The purr-fect companion: seniors feel less lonely with a robotic pet

"I say yes to participate in research because I’ve seen firsthand how much it helped my mother and I hope it can help other seniors in the future.”
– Ting Cheung, Vancouver

Yuet Sheung Wan loves being around people. The 93-year-old moved to Vancouver from Hong Kong a quarter of a century ago. Soon after, she began volunteering at her local community centre to help other seniors. Then, three years ago, her daughter, Ting Cheung, noticed that her mother was becoming forgetful.

Wan was making mistakes doing basic tasks while volunteering at the Ray-Cam Co-operative Centre in Vancouver. She bought the wrong ingredients for meals she had prepared for her daughter and grandchildren for years—another one of Wan’s cherished pastimes. 

Ting Cheung was an in-house pianist at ballet studios in Hong Kong before immigrating to Vancouver 30 years ago. She now enjoys visiting her twin daughters wherever they go, including the Cayman Islands where she is pictured here.

“At first we didn’t understand why she was forgetting things,” recalls Cheung, who is now 65 years old. “We thought it was strange when she started to buy different things.”

Then Wan, who had been living independently in her Vancouver home, fell off her bed and needed to be taken to the hospital.

After her fall, Wan was taken to the Short Term Assessment and Treatment (STAT) Centre at Vancouver General Hospital for further evaluation and observation. Doctors there told Cheung that her mother had dementia, which alters cells in the brain and causes memory loss and difficulty thinking, problem solving and communicating.

While Cheung was happy that her mother was getting the help she needed at STAT, she also worried about her being separated from her routine, friends and family. 

Luckily, Wan’s arrival at STAT coincided with a research study that introduced Hasbro Joy For All robotic pets to patients. Wan was a shoe-in given her affectionate and social nature, and the fact that she had lived with pets before.

“Since dad passed away, mom told us that the cat is like a partner,” says Cheung. “She said it helps to make her feel comfortable.”  

Eight patients at STAT were paired with robotic cats and dogs for the study, which was launched in April 2019 and completed in August that same year. All patients had varying stages of dementia and experienced symptoms of anxiety and/or agitation, loneliness and depression, notes Madison Huggins who co-led the study.

Approximately 77 per cent of people with dementia will experience anxiety, and 83 per cent will experience depression, both of which can have a huge impact on quality of life.

Wan’s robotic cat has built-in sensors that respond to motion and touch. It makes cat-like movements and sounds, such as purring and rolling over onto its back to have its tummy rubbed.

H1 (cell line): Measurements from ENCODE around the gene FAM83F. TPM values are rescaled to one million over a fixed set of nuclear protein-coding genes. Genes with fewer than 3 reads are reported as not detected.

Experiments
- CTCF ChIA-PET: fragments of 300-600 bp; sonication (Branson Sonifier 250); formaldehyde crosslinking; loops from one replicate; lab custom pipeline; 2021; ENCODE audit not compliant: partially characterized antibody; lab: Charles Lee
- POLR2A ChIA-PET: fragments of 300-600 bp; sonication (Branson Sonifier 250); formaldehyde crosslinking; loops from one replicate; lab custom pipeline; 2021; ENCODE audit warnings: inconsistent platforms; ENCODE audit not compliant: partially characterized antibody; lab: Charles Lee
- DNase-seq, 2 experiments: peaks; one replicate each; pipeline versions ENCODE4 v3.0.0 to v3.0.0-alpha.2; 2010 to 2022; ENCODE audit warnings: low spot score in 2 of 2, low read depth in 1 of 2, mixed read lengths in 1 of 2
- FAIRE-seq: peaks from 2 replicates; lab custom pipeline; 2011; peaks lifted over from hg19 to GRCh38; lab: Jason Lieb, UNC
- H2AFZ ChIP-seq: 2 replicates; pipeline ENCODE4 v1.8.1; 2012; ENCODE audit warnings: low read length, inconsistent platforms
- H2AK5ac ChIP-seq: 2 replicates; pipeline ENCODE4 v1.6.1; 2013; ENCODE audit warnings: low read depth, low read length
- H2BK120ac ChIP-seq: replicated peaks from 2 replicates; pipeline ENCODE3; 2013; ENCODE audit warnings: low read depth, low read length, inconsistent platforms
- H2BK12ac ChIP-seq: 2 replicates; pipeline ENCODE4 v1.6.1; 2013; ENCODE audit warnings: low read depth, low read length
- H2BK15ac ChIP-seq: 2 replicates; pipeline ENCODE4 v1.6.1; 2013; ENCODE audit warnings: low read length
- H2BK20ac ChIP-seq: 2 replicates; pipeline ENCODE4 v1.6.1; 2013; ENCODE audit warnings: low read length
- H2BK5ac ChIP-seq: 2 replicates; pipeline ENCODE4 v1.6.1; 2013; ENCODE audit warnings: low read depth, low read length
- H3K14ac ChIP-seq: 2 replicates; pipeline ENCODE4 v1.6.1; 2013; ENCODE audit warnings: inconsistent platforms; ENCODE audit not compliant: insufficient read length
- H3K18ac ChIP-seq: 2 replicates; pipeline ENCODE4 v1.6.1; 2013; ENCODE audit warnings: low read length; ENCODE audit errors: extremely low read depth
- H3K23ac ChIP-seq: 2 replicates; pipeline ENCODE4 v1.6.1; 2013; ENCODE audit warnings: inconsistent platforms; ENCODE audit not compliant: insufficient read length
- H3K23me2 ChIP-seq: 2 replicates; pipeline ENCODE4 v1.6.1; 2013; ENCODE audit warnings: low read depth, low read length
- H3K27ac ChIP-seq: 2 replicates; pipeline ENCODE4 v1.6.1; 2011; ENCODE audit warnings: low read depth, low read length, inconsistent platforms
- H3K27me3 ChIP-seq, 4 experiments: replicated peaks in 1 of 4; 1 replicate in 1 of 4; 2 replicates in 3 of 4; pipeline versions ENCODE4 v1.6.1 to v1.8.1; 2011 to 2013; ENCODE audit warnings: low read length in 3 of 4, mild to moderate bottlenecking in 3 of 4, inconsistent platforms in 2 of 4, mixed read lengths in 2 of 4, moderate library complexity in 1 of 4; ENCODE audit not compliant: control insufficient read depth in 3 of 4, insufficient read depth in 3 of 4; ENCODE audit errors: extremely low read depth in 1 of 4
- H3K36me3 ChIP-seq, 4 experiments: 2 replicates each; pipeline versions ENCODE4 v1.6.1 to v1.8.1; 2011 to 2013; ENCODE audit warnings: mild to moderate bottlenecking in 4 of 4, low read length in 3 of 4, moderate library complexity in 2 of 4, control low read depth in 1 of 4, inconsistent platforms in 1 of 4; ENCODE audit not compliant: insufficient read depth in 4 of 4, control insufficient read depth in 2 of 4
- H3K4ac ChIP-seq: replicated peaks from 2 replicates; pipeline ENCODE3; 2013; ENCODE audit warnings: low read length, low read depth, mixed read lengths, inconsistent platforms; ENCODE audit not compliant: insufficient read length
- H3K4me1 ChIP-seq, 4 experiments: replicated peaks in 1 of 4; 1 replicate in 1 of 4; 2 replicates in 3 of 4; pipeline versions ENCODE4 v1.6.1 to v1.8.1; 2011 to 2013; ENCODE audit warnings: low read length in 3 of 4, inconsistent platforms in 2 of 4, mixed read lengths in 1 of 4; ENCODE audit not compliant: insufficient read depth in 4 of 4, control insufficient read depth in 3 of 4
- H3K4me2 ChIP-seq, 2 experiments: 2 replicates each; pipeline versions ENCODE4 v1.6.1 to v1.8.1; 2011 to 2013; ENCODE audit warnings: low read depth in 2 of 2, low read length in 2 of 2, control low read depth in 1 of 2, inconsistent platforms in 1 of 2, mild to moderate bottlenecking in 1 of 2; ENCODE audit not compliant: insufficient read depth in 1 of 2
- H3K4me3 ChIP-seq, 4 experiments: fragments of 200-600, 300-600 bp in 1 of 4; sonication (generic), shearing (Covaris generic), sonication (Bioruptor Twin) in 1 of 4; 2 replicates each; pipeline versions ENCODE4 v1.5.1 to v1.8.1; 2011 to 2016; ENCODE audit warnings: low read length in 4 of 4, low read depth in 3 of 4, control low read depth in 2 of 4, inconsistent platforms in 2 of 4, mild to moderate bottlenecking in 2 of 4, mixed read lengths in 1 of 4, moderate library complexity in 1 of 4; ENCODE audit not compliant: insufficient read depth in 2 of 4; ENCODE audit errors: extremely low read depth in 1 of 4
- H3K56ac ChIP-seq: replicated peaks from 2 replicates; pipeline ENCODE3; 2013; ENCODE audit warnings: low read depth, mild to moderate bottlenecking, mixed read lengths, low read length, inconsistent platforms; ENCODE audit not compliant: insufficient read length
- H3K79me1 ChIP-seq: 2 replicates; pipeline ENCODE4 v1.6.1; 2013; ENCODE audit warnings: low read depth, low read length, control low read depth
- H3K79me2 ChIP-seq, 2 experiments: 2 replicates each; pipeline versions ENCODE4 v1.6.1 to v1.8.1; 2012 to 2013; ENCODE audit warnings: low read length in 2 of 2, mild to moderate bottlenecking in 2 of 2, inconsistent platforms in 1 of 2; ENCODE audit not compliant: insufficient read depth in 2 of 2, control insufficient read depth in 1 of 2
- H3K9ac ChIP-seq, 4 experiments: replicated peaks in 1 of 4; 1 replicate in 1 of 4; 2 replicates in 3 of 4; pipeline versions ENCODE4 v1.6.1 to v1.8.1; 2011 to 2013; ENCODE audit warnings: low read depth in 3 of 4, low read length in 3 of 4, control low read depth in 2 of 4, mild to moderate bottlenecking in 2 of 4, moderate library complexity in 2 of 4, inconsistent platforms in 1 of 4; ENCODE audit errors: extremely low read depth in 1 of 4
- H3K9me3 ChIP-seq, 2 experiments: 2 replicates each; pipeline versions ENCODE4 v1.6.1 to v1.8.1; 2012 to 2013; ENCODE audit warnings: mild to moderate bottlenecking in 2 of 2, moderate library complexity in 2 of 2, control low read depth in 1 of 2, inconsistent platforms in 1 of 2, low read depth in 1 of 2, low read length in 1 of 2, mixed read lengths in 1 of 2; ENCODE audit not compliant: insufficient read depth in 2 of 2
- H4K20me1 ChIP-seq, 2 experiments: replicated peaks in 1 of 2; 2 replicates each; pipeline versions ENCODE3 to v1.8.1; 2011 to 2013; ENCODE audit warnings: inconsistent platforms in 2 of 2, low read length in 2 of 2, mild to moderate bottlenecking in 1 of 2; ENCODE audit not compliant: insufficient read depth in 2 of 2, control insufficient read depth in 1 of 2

Research studies have found that robotic animals can provide social, psychological and physiological benefits to people with dementia, explains Huggins. The mechanical companions can stimulate social connections, which, in turn, can reduce cognitive decline, psychological distress and feelings of loneliness and depression. They are also safer for people with dementia who may be unable to care for a real pet.

“We found that these animals sparked conversations among patients that otherwise did not occur in their regular programming or routine at STAT,” says Huggins. “Often, patients who were mostly very quiet would start talking very enthusiastically to staff and other patients, laughing and expressing love towards the robotic animals while with them.”

Robotic pets as an alternative to meds

Projections from the National Institutes of Health show that the global population of adults aged 65 and older will rise from 8.5 per cent in 2016 to nearly 17 per cent by 2050. At present, over half a million Canadians are living with dementia, according to the Alzheimer Society of Canada. By 2031, that statistic is expected to rise to almost 1 million individuals.  

“Not only are robotic pets good company for patients with dementia, they also have the potential to reduce the amount of medication given for reactive behaviours,” says Dr. Jay Slater, a Vancouver Coastal Health Research Institute researcher and study co-lead. “Their presence could also reduce associated nursing time and risks of falls related to side effects from some medications,” he adds. 

The STAT team. (L-R) Dr. Jay Slater, Eugene Yau, Harp Shergill, Madison Huggins and Christine Dobbelsteyn—pose with a pair of robotic pets.

Wan was able to take "mao mao," which means cat in Cantonese, home with her after she was discharged from her month-long stay at STAT. She continues to spend a lot of time with her furry companion at the nursing home where she now lives.

“I think the cat has been really good for her,” says Cheung. “I can see how it has helped her a lot.” 

 

THIS IS ONE PATIENT’S STORY OF PARTICIPATING IN A CLINICAL TRIAL. YOUR EXPERIENCE MAY DIFFER. LEARN MORE ABOUT CLINICAL TRIALS BEFORE PARTICIPATING.